BPA: How Your Genes Influence BPA Detoxification

BPA, a chemical found in some plastics, has been linked to a variety of effects on people including obesity, insulin resistance, and epigenetic effects on the fetus.  It is everywhere in our food supply. In fact, a CDC report showed that 92% of people have BPA in their urine.[ref]

Two questions come to mind:

    1. Is BPA really a problem?
    2. Does BPA affect everyone the same way —or do genetic variants play a role?

I’m diving into the research on the topic, looking past the hyped-up ‘sky is falling’ type of headlines to see if there really is a reason for concern.

Very brief BPA overview:
Bisphenol-A is a component of some plastics (recycling symbol 3, 6, and 7).  It is considered to be an endocrine disruptor because of the similarity of the molecules to estrogen. It is now ubiquitous in the environment, and more than 90% of people have detectable levels in their blood.

Recent studies on BPA show:
There are actually a bunch of animal studies that show that BPA can cause weight gain, alter hormone levels, disrupt offspring, etc.[ref] While animal studies are important and have their place, I’m going to focus here on recent human studies from the past couple of months that take into account current levels of exposure.

A study that just came out in the Journal of the Endocrine Society (Sept 2018) looked at the effect of BPA on insulin secretion and glucose levels. The researchers gave an oral dose of BPA at 50 ug/kg body weight, which is the daily limit set by the EPA as being safe daily exposure over a lifetime.  They found that this BPA dose increased initial insulin release (oral glucose tolerance) but then showed no statistical difference with the later phase blood glucose response. This is an important study because they used the EPA guidelines for an amount of BPA that was not supposed to elicit a response.[ref]  I found it interesting that there was a large variation between individuals in their BPA levels over time after ingestion — individual rates of BPA metabolism varied a lot…

Another recent study looked at BPA and PFOAs in newborns to determine if there was an effect on birth size. First, over 90% of the 6,000+ infants (1,000 were twins) had detectable levels of BPA in their blood, and over 99% had detectable PFOA and PFOS. The study did find that average BPA levels were higher in twins born with lower birth weight, possibly because higher BPA levels also correlated with a greater number being born before 37 weeks of age.[ref]  Most remarkable to me is that 90% of the babies were born with BPA in their blood. The study was on infants born between 2008-2010 in NY.

BPA was shown in a recent study (and several previous studies) to reduce sperm motility in men.[ref] Previous studies also showed male adolescent testosterone levels were decreased for those with higher levels of BPA.[ref]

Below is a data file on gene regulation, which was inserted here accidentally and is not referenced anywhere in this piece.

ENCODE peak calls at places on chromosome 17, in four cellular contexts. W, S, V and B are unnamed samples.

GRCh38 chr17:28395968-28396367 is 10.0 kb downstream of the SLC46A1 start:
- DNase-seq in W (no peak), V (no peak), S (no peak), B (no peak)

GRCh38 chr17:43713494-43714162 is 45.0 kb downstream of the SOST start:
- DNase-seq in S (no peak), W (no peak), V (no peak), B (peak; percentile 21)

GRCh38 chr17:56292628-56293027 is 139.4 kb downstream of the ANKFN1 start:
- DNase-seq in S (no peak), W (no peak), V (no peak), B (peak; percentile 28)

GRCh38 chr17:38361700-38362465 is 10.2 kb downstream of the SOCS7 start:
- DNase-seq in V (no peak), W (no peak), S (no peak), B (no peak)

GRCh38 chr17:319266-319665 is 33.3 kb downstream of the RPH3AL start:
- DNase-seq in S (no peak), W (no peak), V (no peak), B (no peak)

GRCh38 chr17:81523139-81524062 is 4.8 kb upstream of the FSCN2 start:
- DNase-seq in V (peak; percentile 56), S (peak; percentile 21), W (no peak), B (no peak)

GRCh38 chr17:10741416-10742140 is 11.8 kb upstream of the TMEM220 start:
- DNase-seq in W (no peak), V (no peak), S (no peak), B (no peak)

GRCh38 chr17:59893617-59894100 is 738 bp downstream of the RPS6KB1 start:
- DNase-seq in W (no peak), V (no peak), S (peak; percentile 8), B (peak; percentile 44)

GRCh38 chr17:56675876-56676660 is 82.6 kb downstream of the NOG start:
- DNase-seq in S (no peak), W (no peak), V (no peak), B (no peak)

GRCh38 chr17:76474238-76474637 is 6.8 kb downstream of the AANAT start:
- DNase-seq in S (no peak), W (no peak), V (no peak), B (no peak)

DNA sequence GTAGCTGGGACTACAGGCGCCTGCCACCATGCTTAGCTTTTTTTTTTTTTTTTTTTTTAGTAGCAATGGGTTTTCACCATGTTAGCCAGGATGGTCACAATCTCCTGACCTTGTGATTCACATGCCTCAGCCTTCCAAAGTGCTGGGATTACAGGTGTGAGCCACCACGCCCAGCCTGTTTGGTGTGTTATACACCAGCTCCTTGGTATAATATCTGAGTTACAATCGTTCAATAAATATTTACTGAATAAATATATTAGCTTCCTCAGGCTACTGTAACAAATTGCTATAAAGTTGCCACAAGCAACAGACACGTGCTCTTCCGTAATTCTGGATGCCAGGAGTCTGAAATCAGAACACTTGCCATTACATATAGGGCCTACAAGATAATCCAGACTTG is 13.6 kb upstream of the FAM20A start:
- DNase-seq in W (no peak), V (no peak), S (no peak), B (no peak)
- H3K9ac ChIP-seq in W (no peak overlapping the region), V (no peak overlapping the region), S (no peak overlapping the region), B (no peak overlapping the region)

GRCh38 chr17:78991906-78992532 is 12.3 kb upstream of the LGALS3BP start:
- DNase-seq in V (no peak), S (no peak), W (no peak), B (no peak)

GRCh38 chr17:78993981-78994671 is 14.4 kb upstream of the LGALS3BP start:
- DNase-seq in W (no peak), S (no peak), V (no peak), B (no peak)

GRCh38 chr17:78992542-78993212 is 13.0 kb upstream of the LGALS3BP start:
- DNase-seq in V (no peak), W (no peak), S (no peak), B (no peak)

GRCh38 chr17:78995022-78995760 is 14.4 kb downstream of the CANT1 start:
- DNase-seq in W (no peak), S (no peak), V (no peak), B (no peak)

A small study published in Sept 2018 found that children and teens with higher BPA exposure (the top third of the group) had a 12x risk of obesity.[ref] This is probably an overestimate of the impact on obesity since the study group was only 138 people. Nonetheless, is one more study in a long line of human studies that show that higher BPA exposure increases weight.[ref][ref][ref][ref][ref][ref]

A study from August 2018 found that BPA at normal exposure levels alters insulin response in a way that is independent of adipogenesis.  The study found that it causes a low-level inflammatory response.[ref]  This is in line with previous epidemiological studies that tie higher BPA levels to insulin resistance in men, women, and children.[ref][ref][ref]

Genetic variant responses to BPA

Oxidative Stress:
BPA exposure increases oxidative stress and mitochondrial dysfunction.  A study looked at BPA exposure in children with autism found that all children (with and without autism) had an increase in oxidative stress and mitochondrial dysfunction when exposed to BPA.[ref] Another study found increased oxidative stress biomarkers in pregnant women based on BPA exposure.[ref]

COX2 gene:
COX2 is an enzyme that acts as part of the body’s inflammatory response

Check your genetic data for rs5277 (23andMe v4; AncestryDNA):

  • C/C: increase in risk for liver dysfunction with BPA exposure[ref]
  • C/G: lower risk for liver dysfunction with BPA exposure
  • G/G: low risk for liver dysfunction with BPA exposure

(Note that the risk allele is given in the plus orientation here to match with 23andMe data.)

CAT gene:
atalase is an enzyme involved in cellular detoxification

Check your genetic data for rs769217 (23andme v4, v5; AncestryDNA):

  • C/C: normal risk
  • C/T: increased risk of liver dysfunction in the elderly with BPA exposure[ref], lower catalase activity
  • T/T: no data given in the study on BPA, but lower catalase activity[ref]

SOD2 gene:
The SOD2 gene codes for a mitochondrial enzyme that converts superoxide into hydrogen peroxide and oxygen. It is important in detoxification.